The pilot opens with a tense confrontation one character describes in the moment as crazy dj vu, a joke that only comes into focus when the scene begins to repeat itself at the end of the episode. The next week, Glover isolated the character he plays, Earn, from the rest of the characters in a jail holding cell for the majority of the action. In another episode, Atlanta cast black actor Austin Crute as Justin Bieber with no explanation. And this past week, the show turned its focus onto its sole recurring female character, finally giving the excellent actress Zazie Beetz the screen time she deserves.

But none of that approaches the big swing Atlanta takes with its seventh episode, which airs tonight on FX. (Warning: spoilers ahead.) Titled B.A.N., this installment, written and directed by Donald Glover, is essentially a show within a show on the fictional Black American Network. The premise finds Alfred Paper Boi Miles (the increasingly intriguing Brian Tyree Henry) as one of two guests on Montague, which looks and sounds much like Tavis Smileys PBS talk show.

We quickly learn that Paper Boi is there for damage control after he sent some tweets about not wanting to fuck Caitlyn Jenner. Confronted about his transphobia by both the host and his other guest, Center for Trans-American Issues head Dr. Deborah Holt, Paper Boi replies, I just dont have to have sex with Caitlyn Jenner because you say so. He doesnt dislike transgender people, he says. In fact, he just found out they exist.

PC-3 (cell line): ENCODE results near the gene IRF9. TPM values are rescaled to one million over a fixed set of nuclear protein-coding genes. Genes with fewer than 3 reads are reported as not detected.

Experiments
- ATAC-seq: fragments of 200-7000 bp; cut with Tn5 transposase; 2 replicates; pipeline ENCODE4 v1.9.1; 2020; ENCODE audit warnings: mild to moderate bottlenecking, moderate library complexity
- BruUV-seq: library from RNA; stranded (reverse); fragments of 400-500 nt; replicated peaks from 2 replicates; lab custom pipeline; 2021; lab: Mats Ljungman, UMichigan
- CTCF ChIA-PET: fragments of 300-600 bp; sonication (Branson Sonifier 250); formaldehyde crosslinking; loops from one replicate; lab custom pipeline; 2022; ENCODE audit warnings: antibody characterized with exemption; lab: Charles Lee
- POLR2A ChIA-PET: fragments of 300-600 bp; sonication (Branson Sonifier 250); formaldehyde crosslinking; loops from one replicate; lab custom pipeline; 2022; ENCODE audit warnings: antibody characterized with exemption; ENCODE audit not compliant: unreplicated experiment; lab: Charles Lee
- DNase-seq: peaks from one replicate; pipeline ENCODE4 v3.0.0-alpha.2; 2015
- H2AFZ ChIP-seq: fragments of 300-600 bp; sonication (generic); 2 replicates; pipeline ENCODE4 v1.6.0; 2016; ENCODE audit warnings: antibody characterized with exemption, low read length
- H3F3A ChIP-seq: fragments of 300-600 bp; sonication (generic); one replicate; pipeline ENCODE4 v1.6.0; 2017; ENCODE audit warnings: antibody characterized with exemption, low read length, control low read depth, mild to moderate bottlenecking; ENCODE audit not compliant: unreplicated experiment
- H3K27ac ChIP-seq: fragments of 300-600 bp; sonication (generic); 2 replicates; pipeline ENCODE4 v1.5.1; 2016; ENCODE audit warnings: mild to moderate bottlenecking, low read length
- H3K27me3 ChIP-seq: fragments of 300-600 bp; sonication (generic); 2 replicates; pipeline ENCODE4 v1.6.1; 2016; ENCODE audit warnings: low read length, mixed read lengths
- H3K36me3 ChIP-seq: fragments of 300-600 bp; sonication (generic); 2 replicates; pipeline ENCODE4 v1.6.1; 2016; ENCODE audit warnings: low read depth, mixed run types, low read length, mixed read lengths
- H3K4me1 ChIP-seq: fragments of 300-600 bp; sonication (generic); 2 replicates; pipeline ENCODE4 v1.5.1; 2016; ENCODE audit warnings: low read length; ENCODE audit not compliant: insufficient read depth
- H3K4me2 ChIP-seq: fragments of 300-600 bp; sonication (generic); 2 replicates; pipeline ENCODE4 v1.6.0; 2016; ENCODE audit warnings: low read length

Watching the episode, we keep waiting for the talk show construct to break and the real show to resume, but it never does. The only reference to Donald Glovers lead character is when Paper Boi looks off-screen and calls his name to complain about not getting paid for the appearance. Keith Stanfields Darius, a consistent presence on the show up until now, is nowhere to be seen.

And any viewers who DVR Atlanta will want to be careful about fast-forwarding through the commercials. Thats because the episode includes a number of dead-on parody ads for real brands, including a series of spots for the Dodge Charger that play throughout the show and dont pay off until near the end. Other ads for Arizona Iced Tea (The price is on the can, though) and pre-dump Swisher Sweets play on some of the same racial stereotypes that the show has been tackling from the beginning. An extended animated commercial for Coconut Crunch-os takes direct aim at the issue of police brutality in a way the show has so far avoided.